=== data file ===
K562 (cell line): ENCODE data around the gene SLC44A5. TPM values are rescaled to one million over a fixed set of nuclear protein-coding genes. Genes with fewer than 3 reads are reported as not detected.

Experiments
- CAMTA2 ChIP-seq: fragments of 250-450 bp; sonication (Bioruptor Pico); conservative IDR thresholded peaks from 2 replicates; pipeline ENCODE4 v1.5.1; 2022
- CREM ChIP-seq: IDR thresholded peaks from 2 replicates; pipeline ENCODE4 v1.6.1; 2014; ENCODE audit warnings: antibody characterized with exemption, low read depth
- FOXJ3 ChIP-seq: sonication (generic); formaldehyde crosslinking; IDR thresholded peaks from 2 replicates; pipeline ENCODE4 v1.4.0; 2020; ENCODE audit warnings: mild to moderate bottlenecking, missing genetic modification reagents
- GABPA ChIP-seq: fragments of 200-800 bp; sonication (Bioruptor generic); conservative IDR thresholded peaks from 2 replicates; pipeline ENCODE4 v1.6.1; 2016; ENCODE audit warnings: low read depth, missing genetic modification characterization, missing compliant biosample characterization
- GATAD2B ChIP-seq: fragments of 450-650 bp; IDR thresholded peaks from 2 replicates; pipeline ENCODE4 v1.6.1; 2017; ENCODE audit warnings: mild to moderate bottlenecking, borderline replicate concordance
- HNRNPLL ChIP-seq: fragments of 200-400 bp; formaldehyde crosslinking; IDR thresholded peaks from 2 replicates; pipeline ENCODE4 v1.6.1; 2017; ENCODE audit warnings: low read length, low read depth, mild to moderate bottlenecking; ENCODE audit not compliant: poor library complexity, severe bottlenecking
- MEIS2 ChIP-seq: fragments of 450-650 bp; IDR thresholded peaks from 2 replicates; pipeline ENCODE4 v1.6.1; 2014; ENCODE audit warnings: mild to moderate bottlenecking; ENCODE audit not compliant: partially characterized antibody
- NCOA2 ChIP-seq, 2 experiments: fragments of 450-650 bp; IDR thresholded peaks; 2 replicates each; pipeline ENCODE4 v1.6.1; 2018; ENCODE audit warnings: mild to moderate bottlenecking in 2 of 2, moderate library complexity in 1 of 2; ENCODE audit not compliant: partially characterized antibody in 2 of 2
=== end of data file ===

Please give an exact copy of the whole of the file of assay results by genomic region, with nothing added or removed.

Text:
K562 (cell line): ENCODE data around the gene SLC44A5. TPM values are rescaled to one million over a fixed set of nuclear protein-coding genes. Genes with fewer than 3 reads are reported as not detected.

Experiments
- CAMTA2 ChIP-seq: fragments of 250-450 bp; sonication (Bioruptor Pico); conservative IDR thresholded peaks from 2 replicates; pipeline ENCODE4 v1.5.1; 2022
- CREM ChIP-seq: IDR thresholded peaks from 2 replicates; pipeline ENCODE4 v1.6.1; 2014; ENCODE audit warnings: antibody characterized with exemption, low read depth
- FOXJ3 ChIP-seq: sonication (generic); formaldehyde crosslinking; IDR thresholded peaks from 2 replicates; pipeline ENCODE4 v1.4.0; 2020; ENCODE audit warnings: mild to moderate bottlenecking, missing genetic modification reagents
- GABPA ChIP-seq: fragments of 200-800 bp; sonication (Bioruptor generic); conservative IDR thresholded peaks from 2 replicates; pipeline ENCODE4 v1.6.1; 2016; ENCODE audit warnings: low read depth, missing genetic modification characterization, missing compliant biosample characterization
- GATAD2B ChIP-seq: fragments of 450-650 bp; IDR thresholded peaks from 2 replicates; pipeline ENCODE4 v1.6.1; 2017; ENCODE audit warnings: mild to moderate bottlenecking, borderline replicate concordance
- HNRNPLL ChIP-seq: fragments of 200-400 bp; formaldehyde crosslinking; IDR thresholded peaks from 2 replicates; pipeline ENCODE4 v1.6.1; 2017; ENCODE audit warnings: low read length, low read depth, mild to moderate bottlenecking; ENCODE audit not compliant: poor library complexity, severe bottlenecking
- MEIS2 ChIP-seq: fragments of 450-650 bp; IDR thresholded peaks from 2 replicates; pipeline ENCODE4 v1.6.1; 2014; ENCODE audit warnings: mild to moderate bottlenecking; ENCODE audit not compliant: partially characterized antibody
- NCOA2 ChIP-seq, 2 experiments: fragments of 450-650 bp; IDR thresholded peaks; 2 replicates each; pipeline ENCODE4 v1.6.1; 2018; ENCODE audit warnings: mild to moderate bottlenecking in 2 of 2, moderate library complexity in 1 of 2; ENCODE audit not compliant: partially characterized antibody in 2 of 2